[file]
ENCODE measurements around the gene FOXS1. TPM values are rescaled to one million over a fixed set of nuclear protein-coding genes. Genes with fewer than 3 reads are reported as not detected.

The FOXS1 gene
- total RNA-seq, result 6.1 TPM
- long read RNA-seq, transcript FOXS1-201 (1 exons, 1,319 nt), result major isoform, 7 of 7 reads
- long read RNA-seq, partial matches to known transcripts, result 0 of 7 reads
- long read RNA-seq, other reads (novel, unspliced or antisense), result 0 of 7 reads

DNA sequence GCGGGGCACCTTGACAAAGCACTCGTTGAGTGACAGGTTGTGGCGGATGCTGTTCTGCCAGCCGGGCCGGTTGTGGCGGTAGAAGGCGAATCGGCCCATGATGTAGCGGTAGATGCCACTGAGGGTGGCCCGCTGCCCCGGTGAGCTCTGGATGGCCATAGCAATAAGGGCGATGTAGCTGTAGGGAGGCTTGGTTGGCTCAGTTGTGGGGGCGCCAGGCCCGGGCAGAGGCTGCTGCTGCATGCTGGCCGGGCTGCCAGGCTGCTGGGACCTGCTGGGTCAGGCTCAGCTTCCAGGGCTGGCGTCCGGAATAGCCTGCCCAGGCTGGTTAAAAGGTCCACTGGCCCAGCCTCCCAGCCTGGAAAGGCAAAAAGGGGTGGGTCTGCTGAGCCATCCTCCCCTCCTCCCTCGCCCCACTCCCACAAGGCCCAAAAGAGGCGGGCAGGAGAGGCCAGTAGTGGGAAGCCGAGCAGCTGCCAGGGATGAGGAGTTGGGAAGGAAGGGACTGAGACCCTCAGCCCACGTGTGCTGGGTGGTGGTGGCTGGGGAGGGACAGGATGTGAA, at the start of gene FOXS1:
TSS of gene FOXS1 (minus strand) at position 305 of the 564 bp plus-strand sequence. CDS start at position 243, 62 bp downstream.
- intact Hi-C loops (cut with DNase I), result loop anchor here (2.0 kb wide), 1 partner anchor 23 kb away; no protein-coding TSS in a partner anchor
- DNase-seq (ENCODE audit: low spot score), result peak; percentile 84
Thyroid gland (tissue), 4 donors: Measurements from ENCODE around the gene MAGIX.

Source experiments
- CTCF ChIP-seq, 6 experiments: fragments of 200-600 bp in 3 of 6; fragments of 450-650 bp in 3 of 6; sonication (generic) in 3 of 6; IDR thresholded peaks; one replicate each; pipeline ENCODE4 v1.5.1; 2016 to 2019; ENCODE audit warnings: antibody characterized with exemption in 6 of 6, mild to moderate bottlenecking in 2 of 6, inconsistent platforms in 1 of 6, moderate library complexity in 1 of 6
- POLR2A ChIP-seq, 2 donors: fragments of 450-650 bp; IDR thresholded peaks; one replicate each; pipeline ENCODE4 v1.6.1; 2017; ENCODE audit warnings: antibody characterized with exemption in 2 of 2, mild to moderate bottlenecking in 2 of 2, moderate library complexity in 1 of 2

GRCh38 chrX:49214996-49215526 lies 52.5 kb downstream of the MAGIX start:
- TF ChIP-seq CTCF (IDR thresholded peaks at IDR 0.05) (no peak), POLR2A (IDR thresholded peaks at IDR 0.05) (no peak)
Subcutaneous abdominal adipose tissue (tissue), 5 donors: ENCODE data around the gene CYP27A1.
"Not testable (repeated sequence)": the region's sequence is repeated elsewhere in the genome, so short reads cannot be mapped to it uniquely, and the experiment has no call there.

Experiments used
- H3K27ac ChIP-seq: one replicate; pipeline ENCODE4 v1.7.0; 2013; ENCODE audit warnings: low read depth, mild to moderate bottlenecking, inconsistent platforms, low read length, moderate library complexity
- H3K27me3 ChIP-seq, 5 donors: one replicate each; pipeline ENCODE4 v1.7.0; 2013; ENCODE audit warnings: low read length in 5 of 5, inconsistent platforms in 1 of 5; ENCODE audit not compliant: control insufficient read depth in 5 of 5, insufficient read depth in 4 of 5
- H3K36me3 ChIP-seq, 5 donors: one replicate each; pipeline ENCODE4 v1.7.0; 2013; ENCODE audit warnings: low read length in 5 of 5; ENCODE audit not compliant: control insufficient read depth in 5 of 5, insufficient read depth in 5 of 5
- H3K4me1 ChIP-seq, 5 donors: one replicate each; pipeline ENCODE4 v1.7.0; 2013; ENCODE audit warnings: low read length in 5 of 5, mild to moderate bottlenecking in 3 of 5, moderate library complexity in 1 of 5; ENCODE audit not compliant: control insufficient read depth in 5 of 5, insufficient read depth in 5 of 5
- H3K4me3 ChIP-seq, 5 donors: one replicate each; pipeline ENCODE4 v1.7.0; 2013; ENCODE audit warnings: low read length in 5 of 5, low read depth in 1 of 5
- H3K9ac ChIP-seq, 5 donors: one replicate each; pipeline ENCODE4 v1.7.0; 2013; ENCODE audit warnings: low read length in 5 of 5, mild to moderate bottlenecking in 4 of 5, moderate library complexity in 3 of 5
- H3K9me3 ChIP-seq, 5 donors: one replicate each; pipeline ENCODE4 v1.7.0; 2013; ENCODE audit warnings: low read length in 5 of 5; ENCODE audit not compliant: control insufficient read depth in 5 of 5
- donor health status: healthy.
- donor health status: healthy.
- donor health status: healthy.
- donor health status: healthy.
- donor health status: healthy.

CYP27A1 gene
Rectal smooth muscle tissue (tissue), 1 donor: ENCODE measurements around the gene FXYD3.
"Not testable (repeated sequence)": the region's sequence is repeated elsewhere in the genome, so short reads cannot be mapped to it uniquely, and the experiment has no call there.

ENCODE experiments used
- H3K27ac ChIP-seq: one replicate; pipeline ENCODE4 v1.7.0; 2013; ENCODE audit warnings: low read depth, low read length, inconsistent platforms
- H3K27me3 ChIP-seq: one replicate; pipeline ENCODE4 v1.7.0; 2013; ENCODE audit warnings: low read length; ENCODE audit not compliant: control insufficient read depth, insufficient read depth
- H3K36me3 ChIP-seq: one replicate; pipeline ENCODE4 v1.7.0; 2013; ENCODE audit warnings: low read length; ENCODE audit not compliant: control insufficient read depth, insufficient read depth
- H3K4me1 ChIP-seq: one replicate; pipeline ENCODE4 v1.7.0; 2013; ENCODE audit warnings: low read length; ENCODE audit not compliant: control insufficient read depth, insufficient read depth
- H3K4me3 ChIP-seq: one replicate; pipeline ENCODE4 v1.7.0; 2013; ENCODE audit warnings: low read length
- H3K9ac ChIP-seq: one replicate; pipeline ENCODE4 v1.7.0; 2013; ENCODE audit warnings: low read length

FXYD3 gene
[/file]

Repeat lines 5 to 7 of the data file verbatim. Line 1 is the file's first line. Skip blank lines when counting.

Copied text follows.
- long read RNA-seq, partial matches to known transcripts, result 0 of 7 reads
- long read RNA-seq, other reads (novel, unspliced or antisense), result 0 of 7 reads

DNA sequence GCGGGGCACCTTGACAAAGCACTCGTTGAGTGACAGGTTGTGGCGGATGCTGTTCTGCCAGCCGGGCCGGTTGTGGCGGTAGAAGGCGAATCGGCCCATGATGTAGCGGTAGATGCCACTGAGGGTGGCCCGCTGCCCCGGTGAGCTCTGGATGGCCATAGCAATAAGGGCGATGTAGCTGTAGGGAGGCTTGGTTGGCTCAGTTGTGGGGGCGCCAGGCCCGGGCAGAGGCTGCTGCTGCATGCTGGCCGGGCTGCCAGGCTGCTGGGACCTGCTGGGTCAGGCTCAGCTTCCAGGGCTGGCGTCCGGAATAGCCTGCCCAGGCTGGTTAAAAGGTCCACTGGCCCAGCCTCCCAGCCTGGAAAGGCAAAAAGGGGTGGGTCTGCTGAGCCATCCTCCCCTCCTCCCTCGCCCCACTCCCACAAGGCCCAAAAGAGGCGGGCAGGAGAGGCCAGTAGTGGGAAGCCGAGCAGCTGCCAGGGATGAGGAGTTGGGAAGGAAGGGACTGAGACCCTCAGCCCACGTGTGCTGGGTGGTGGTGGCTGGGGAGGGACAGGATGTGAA, at the start of gene FOXS1: